Holocaust Memorial Day: Keeping the Memory Alive
I consider myself fortunate to have had the opportunity to visit Auschwitz-Birkenau five years ago. I’m not sure that fortunate is a word that is usually applied when talking about going to Auschwitz, especially not for those who didn’t choose to go there. But to stand where they stood was an experience that I do think I was fortunate to have, and it’s a moment I remember very often.
My visit to Auschwitz was part of a British program, Lessons from Auschwitz, run by the Holocaust Educational Trust that sends school children from all over the country to the camp in order to understand, learn and ultimately share their experiences with their friends, family and most importantly, their communities. The essence of this incredible project is ultimately simple: to keep the memory alive.
The memory of what happened, the memories of those who were killed, and the memory of the devastation that was caused. All this in fulfilment of an objective: so that prejudice is challenged, tolerance is promoted and hatred is never allowed to take hold of a society or a nation again.
It’s a mistake to think that the atrocities of World War Two are in the past: we can still see their effects today. And perhaps, even more strikingly, it’s the causes of the Holocaust that we can also see. All the evidence we need is the current exodus of the French Jewish population to realise that bigotry and anti-Semitism is still a part of our lives. I don’t for a second mean that this problem is just French, or European, or even Western: hatred is a global phenomenon, and one we would do well to stop before it becomes any more serious.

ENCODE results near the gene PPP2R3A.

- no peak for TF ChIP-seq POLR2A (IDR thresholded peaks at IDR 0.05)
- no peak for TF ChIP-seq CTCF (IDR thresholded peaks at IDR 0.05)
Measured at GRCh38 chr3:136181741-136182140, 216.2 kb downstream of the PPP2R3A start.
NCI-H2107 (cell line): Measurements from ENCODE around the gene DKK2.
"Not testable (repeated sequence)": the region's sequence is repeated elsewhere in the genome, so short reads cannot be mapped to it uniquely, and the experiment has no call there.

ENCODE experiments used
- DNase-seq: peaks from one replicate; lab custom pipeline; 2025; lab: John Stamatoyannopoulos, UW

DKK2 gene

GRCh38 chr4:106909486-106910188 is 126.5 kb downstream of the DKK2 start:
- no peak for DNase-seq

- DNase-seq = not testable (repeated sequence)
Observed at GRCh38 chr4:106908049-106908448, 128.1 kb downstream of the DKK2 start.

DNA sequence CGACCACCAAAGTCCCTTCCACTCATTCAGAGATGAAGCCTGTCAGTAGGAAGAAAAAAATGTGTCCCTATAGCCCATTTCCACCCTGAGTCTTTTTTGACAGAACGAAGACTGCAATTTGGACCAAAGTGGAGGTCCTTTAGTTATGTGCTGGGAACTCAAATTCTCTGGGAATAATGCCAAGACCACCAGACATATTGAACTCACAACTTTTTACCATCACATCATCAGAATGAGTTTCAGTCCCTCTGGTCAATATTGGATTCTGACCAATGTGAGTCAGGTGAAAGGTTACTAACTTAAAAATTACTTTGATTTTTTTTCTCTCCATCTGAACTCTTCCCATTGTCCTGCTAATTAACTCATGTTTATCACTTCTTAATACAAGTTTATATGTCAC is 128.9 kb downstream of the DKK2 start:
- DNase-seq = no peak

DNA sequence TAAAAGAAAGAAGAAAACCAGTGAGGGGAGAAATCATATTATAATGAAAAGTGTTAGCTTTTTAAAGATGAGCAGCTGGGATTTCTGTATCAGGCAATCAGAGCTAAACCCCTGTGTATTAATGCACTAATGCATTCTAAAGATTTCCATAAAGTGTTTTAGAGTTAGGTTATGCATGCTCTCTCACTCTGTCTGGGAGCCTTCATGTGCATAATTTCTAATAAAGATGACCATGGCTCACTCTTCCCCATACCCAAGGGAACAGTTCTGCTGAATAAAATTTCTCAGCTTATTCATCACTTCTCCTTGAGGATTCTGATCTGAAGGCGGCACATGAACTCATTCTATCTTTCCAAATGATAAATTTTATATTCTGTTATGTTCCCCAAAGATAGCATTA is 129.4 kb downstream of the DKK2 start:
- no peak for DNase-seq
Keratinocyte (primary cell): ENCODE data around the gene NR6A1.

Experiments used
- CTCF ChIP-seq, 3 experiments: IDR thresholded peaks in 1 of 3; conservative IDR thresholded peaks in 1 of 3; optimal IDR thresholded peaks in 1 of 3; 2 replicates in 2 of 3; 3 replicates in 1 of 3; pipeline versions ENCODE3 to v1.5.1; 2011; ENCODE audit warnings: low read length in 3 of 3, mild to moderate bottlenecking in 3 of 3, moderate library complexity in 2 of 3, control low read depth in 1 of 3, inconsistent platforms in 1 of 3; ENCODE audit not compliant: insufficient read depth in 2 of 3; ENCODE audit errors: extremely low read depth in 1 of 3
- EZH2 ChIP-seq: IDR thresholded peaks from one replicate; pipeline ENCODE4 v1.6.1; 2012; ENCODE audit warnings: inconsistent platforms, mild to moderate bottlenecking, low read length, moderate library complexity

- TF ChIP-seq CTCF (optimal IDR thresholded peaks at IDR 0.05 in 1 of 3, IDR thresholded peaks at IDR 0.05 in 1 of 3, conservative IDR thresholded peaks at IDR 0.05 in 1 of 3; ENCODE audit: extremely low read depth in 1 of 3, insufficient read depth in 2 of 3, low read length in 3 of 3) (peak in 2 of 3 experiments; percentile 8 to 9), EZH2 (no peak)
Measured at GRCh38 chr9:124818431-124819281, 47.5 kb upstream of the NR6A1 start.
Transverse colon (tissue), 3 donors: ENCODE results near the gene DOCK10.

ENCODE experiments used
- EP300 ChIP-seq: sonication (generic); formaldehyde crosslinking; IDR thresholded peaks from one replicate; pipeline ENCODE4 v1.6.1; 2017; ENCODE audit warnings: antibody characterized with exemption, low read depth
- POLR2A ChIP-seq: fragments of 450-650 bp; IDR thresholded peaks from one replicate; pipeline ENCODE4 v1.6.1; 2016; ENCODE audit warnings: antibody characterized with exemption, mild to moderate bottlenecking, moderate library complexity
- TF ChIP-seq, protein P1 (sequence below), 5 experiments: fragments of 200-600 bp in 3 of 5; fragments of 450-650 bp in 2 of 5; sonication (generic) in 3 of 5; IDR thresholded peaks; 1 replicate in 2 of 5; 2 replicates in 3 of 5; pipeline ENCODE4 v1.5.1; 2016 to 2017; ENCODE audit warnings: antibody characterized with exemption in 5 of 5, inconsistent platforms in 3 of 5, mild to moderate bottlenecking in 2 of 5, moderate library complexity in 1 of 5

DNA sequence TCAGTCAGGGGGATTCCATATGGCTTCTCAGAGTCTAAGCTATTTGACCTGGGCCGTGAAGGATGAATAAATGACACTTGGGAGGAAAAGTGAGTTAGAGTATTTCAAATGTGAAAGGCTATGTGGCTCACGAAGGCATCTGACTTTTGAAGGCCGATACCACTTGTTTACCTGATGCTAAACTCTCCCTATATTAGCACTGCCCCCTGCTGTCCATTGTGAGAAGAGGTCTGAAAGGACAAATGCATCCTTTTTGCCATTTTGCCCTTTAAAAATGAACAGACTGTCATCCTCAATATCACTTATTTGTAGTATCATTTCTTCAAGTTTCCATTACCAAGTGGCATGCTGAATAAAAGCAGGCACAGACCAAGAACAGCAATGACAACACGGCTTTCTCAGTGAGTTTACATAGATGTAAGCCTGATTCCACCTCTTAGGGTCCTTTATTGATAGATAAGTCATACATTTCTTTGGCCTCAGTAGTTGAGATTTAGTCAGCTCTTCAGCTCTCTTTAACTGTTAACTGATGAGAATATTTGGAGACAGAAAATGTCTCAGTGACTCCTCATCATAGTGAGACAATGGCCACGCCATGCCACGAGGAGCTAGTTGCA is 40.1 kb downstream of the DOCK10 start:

This year marks the 70th anniversary of the liberation of the concentration camp; and so is particularly poignant moment to reflect on what happened. I won’t retell the story of the Holocaust as, I hope, you all know it, and it has been written and researched by historians far more informed than I. But I will say this, don’t ever forget; that’s the message I learnt when I stood on the infamous tracks at Birkenau.
At first, I couldn’t understand how it had even happened. 6 million is a huge number, how can you even begin to comprehend that number of people, or an atrocity on that scale? It isn’t just about the numbers, it’s about the families, the memories, and the individuals, it’s about remembering them and the horror that they experienced individually. These people were given numbers when they entered the camps, remembering them is about giving them their personalities, and their lives back, and not keeping them as a number.
Whether you remember by organising an event, attending a service or even something as simple as researching the area a little more, just make sure that you remember. For as long as we all understand the horrors that were committed, and why they were committed, we have the knowledge to stop hatred from ruining another generation. Knowledge will always triumph over stereotypes, the unknown and over fear.
I will remember, will you?
Lauren is a soon-to-be London lawyer and a current Masters student studying in Rennes, France for a Masters in French law (specializing in European Union Law). She’s a blogger (www.thelifestylediaries.com) and has worked for Her Campus Media as President of the University of Exeter chapter and the Manager of UK Expansion in the past. When she’s not working she loves reading, watching old films, walking with her dog in the English countryside and enjoying all that London has to offer. An avid traveler, and someone who wants to experience as many cultures as she can, Lauren visited Sri Lanka last year and is looking to visit Bali, Italy and Canada this year.
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